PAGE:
African governments must broaden their "vision and thinking" on climate change, a South Africa's environmental activist said, calling for shared African action plan on global warming.
In an interview with Xinhua on Saturday during a protest organized by civil society to voice their concerns at the ongoing 17th Conference of Parties (COP 17) to the United Nations Framework Convention on Climate Change (UNFCCC) , Nkwame Cedile said the Southern African Development Community (SADC) and the African Union (AU) should collaborate and come up with an African solution and long term plan to deal with climate change.
"AU and SADC should come together and come up with an African plan of development on climate change and not development determined by foreign powers," Cedile told Xinhua.
All key continental political organizations and financial institutes including the African Development Bank (AfDB) are at the UN Durban conference and are holding formal and informal talks on how the continent face climate change.
"A solution on how Africa can fund climate change must be established. Our governments must see that it takes deals and deals for developed countries release their money to us," Makhosonke Mdlalose from Environmental Justice Newcastle branch said.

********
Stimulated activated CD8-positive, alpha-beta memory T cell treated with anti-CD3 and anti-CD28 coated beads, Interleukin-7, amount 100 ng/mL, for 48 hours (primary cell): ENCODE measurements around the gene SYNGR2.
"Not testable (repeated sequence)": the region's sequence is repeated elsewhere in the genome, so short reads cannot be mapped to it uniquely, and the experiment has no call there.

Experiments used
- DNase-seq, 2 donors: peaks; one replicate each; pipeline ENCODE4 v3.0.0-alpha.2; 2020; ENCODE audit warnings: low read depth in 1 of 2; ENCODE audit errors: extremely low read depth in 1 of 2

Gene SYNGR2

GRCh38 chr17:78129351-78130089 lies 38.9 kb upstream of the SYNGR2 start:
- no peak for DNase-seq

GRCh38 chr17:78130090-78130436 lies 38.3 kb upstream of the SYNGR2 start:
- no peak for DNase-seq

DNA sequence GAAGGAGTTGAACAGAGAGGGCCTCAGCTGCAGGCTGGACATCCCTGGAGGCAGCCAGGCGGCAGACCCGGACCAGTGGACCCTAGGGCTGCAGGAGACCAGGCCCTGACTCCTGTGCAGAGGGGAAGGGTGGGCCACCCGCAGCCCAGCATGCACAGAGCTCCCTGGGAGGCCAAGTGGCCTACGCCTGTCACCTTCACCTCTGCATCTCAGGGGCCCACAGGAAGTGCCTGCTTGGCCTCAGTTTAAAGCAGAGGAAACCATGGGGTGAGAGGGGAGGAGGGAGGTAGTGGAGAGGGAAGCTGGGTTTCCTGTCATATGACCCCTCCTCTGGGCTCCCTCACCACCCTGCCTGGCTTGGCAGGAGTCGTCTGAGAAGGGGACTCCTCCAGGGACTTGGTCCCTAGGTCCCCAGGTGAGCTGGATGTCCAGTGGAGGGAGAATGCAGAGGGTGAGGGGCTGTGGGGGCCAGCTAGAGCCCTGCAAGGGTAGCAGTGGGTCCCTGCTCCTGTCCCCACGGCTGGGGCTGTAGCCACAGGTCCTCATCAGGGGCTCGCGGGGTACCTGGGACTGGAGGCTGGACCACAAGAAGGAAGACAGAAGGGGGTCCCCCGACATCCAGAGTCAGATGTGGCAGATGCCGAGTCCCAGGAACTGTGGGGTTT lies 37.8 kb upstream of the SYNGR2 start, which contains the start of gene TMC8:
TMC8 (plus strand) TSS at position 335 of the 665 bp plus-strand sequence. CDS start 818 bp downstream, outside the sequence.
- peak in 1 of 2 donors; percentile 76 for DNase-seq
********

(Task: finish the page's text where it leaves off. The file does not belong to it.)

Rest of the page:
According to the Inter-governmental Panel on Climate Change (IPCC) report, people who are poor are least equipped to adapt to the impacts of climate change - and many of such people are in Africa. The studies show that Africa is one of the most vulnerable continents to climate change.
"An African solution must be found to address all these we are seeing as a result to climate change," Cedile said.
"I am not saying we don't need global assistance but saying lets work out a solution for this aid," he said. "This will encourage willing partners to help Africa," the activist added.
Reports indicate that by 2020, between 75 million and 250 million people in Africa will suffer an increase in water stress due to climate change. And the area of the continent suitable for agriculture is likely to decrease, particularly along the edges of semi-arid and arid regions.
Experts say by 2020, yields from rain-fed agriculture in some African countries could decrease by as much as 50 percent exacerbating food security problems.
"Climate change is affecting us. Food is getting to expensive," and many are loosing their jobs caused by climate changes, said Roseline, a 42 year old protester.
After about five hours of protest, activists handed over a memorandum to the United Nations Framework Convention on Climate Change (UNFCCC) executive secretary Christiana Figueres and COP17 President Maite Nkoana-Mashabane.
Figueres assured protestors that she stood with them and that negotiators were trying to reach concrete outcomes.